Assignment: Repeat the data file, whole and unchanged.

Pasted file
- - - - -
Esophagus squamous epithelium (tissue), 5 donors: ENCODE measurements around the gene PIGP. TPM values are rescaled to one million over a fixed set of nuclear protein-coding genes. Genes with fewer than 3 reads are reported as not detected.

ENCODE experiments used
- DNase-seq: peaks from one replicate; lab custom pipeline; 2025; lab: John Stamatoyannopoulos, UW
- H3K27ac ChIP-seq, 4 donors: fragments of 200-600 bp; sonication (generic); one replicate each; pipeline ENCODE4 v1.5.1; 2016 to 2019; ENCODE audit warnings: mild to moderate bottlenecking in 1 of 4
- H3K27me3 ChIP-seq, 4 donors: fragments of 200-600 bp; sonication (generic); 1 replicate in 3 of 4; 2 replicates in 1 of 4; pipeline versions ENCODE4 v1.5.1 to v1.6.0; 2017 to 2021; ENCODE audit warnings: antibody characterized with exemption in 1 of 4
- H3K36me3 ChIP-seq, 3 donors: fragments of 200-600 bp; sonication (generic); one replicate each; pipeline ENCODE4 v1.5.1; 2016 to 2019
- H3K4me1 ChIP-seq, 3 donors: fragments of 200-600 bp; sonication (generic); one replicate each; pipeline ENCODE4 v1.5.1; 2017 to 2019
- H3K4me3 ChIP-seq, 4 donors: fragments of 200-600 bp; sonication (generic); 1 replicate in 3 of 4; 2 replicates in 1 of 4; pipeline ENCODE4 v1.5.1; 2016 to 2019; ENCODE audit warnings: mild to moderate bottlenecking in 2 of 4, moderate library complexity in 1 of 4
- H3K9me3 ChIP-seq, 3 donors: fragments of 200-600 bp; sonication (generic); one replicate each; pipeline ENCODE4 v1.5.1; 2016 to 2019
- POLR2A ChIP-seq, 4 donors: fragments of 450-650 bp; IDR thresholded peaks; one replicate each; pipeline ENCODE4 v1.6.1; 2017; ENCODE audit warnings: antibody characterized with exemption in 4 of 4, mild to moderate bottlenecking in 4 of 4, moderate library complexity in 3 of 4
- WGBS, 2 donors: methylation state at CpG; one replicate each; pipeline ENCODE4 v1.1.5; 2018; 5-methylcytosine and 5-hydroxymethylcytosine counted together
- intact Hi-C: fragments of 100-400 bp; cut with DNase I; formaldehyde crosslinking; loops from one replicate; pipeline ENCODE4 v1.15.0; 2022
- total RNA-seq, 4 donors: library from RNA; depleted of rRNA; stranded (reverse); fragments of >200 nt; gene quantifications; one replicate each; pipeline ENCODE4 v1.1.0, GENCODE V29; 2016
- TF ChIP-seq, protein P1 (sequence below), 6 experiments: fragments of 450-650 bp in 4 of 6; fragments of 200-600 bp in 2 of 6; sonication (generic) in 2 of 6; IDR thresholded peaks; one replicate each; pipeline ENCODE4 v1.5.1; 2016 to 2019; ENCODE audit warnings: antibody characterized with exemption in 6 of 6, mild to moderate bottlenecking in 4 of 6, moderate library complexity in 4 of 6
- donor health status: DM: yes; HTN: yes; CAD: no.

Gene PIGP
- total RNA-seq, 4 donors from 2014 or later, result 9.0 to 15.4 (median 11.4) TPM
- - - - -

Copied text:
Esophagus squamous epithelium (tissue), 5 donors: ENCODE measurements around the gene PIGP. TPM values are rescaled to one million over a fixed set of nuclear protein-coding genes. Genes with fewer than 3 reads are reported as not detected.

ENCODE experiments used
- DNase-seq: peaks from one replicate; lab custom pipeline; 2025; lab: John Stamatoyannopoulos, UW
- H3K27ac ChIP-seq, 4 donors: fragments of 200-600 bp; sonication (generic); one replicate each; pipeline ENCODE4 v1.5.1; 2016 to 2019; ENCODE audit warnings: mild to moderate bottlenecking in 1 of 4
- H3K27me3 ChIP-seq, 4 donors: fragments of 200-600 bp; sonication (generic); 1 replicate in 3 of 4; 2 replicates in 1 of 4; pipeline versions ENCODE4 v1.5.1 to v1.6.0; 2017 to 2021; ENCODE audit warnings: antibody characterized with exemption in 1 of 4
- H3K36me3 ChIP-seq, 3 donors: fragments of 200-600 bp; sonication (generic); one replicate each; pipeline ENCODE4 v1.5.1; 2016 to 2019
- H3K4me1 ChIP-seq, 3 donors: fragments of 200-600 bp; sonication (generic); one replicate each; pipeline ENCODE4 v1.5.1; 2017 to 2019
- H3K4me3 ChIP-seq, 4 donors: fragments of 200-600 bp; sonication (generic); 1 replicate in 3 of 4; 2 replicates in 1 of 4; pipeline ENCODE4 v1.5.1; 2016 to 2019; ENCODE audit warnings: mild to moderate bottlenecking in 2 of 4, moderate library complexity in 1 of 4
- H3K9me3 ChIP-seq, 3 donors: fragments of 200-600 bp; sonication (generic); one replicate each; pipeline ENCODE4 v1.5.1; 2016 to 2019
- POLR2A ChIP-seq, 4 donors: fragments of 450-650 bp; IDR thresholded peaks; one replicate each; pipeline ENCODE4 v1.6.1; 2017; ENCODE audit warnings: antibody characterized with exemption in 4 of 4, mild to moderate bottlenecking in 4 of 4, moderate library complexity in 3 of 4
- WGBS, 2 donors: methylation state at CpG; one replicate each; pipeline ENCODE4 v1.1.5; 2018; 5-methylcytosine and 5-hydroxymethylcytosine counted together
- intact Hi-C: fragments of 100-400 bp; cut with DNase I; formaldehyde crosslinking; loops from one replicate; pipeline ENCODE4 v1.15.0; 2022
- total RNA-seq, 4 donors: library from RNA; depleted of rRNA; stranded (reverse); fragments of >200 nt; gene quantifications; one replicate each; pipeline ENCODE4 v1.1.0, GENCODE V29; 2016
- TF ChIP-seq, protein P1 (sequence below), 6 experiments: fragments of 450-650 bp in 4 of 6; fragments of 200-600 bp in 2 of 6; sonication (generic) in 2 of 6; IDR thresholded peaks; one replicate each; pipeline ENCODE4 v1.5.1; 2016 to 2019; ENCODE audit warnings: antibody characterized with exemption in 6 of 6, mild to moderate bottlenecking in 4 of 6, moderate library complexity in 4 of 6
- donor health status: DM: yes; HTN: yes; CAD: no.

Gene PIGP
- total RNA-seq, 4 donors from 2014 or later, result 9.0 to 15.4 (median 11.4) TPM